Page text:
We realize this is only one piece of information for consumers and must be combined with other sources, including physician recommendations and consideration of the patient’s particular condition, circumstances, and preferences.

The 64 measures used in the Star Ratings are based on clinical guidelines and have undergone rigorous scientific review and testing. The vast majority are endorsed by the National Quality Forum (NQF), and many are already adjusted for clinical comorbidities. Traditionally, CMS has not included risk adjustment for SES in its payment programs as we have been concerned that doing so could potentially obscure disparities in quality of care. However, we recognize not accounting for the effect of patient SES may create disincentives for providers to serve patients with those risk factors, which could potentially reduce access to care.

We believe the decision to account for SES in payment programs should be driven by careful policy consideration and data analysis. CMS is working closely with NQF on a pilot project to evaluate the appropriateness of risk adjusting quality measures. We are committed to closely considering the pilot results, as well as the recommendations from a report that the Department of Health and Human Services (HHS) is scheduled to release Congress this fall. In addition, HHS is examining the effect of SES on quality and resource use measures in Medicare quality programs and will issue recommendations on how to account for such factors if a relationship is found between the two.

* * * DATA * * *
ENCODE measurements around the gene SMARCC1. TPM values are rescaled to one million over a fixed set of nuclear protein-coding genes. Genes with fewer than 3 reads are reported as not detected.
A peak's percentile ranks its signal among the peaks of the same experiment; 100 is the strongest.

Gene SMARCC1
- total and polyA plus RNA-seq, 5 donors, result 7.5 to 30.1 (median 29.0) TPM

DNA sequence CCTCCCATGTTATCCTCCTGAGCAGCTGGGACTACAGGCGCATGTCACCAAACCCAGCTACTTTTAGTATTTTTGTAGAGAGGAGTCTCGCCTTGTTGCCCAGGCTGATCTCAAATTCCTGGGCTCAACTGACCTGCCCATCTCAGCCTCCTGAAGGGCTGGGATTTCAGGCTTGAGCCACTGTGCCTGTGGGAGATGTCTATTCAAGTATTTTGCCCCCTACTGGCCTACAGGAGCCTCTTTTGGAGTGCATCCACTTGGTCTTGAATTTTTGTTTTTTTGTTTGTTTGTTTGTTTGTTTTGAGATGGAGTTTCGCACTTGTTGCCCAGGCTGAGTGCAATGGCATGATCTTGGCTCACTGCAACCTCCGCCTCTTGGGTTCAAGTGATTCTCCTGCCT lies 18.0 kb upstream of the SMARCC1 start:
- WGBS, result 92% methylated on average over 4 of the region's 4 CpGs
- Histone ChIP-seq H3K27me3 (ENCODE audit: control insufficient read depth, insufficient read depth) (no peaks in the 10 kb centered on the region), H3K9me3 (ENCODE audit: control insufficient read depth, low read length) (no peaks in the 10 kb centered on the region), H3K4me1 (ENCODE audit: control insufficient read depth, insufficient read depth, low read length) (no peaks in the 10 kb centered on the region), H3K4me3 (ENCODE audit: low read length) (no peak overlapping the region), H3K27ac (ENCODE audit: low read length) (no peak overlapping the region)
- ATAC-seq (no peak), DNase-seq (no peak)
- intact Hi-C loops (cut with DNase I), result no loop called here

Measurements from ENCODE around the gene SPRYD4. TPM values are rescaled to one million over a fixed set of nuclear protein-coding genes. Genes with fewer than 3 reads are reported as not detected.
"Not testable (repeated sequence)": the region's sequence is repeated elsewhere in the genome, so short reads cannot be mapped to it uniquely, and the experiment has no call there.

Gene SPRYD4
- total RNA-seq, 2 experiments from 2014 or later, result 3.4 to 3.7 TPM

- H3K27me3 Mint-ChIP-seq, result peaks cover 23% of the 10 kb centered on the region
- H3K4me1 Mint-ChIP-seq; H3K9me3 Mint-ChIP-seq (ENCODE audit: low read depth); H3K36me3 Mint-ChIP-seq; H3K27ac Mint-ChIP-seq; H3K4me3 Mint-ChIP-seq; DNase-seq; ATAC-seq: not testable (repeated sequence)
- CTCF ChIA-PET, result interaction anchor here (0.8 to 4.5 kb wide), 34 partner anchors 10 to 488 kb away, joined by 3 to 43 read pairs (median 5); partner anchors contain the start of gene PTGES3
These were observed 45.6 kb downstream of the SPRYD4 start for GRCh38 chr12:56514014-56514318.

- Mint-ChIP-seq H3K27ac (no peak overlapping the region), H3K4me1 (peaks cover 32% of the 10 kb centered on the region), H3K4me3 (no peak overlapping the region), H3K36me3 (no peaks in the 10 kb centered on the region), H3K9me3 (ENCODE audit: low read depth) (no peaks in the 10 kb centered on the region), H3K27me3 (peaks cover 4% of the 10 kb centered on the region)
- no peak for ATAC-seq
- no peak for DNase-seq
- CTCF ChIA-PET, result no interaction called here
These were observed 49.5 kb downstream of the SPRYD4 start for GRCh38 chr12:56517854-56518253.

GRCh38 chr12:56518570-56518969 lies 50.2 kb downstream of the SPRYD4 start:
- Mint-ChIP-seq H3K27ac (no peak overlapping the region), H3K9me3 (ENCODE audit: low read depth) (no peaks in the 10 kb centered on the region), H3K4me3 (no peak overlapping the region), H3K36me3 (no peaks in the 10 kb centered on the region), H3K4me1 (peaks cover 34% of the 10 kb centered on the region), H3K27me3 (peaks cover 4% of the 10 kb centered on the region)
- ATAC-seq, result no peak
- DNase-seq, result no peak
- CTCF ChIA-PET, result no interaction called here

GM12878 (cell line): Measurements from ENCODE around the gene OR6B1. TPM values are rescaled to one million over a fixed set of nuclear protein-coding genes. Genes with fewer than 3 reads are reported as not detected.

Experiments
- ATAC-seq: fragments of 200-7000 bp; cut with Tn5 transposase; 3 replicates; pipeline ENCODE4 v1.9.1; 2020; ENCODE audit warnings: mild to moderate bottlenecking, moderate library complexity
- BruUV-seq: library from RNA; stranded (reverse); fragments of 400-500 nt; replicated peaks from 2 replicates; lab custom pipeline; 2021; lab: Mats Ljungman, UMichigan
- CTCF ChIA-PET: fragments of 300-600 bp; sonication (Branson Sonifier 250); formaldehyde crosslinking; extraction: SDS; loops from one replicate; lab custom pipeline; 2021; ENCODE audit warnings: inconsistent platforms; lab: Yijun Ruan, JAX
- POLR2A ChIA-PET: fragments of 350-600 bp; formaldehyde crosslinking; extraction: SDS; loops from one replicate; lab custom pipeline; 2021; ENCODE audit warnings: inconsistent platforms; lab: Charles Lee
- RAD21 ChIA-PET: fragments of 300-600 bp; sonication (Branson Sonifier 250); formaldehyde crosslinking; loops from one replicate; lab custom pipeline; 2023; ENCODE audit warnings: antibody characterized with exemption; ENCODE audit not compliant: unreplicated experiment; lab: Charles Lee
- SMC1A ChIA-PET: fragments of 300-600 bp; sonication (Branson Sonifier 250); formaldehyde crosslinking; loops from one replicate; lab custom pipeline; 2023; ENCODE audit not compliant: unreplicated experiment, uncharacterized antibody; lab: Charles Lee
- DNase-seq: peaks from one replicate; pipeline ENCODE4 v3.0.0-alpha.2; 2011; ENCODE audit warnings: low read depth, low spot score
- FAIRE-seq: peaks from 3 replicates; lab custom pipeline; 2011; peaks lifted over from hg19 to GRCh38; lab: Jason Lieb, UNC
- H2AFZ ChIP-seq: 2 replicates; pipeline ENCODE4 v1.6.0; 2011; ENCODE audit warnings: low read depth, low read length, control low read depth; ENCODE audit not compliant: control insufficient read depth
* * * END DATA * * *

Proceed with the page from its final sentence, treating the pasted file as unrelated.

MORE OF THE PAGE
Next steps

CMS will continue to analyze the Star Ratings data and consider public feedback to make enhancements to the scoring methodology over time. At CMS, we have a long history of adjusting and enhancing our Star Ratings methodologies as we receive input from stakeholders and learn from implementation and ongoing data analysis. CMS made substantial updates to the Nursing Home Compare ratings in 2015, for example, and we plan to update the ratings on Dialysis Facility Compare this fall based on extensive stakeholder input.

In publishing the Overall Hospital Star Ratings last July, CMS confirmed our commitment to transparency and making performance information more understandable and relevant to consumers. We received numerous letters from national patient and consumer advocacy groups supporting the release of these ratings. In addition, researchers have found hospitals with higher ratings tend to have better outcomes and lower readmission rates. In the decade since we began posting the ratings, we have found that publicly available data drive improvement, better reporting, and more open access to quality information for patients.

We are committed to working closely with AMCs, hospitals, patients, and other stakeholders to continuously improve the Hospital Star Ratings. As doctors who have practiced in AMCs, we understand some of AMCs’ unique opportunities and challenges, as well as the important role these institutions play in clinical care, education, and research. We look forward to engaging with the AAMC and academic medicine community on this issue and many others. We have a shared goal of a health system that achieves better care, better health, and smarter spending.

Dr. Goodrich is the Director of the Center for Clinical Standards and Quality and Dr. Conway is the Chief Medical Officer and Deputy Administrator for Innovation and Quality, Centers for Medicare and Medicaid Services.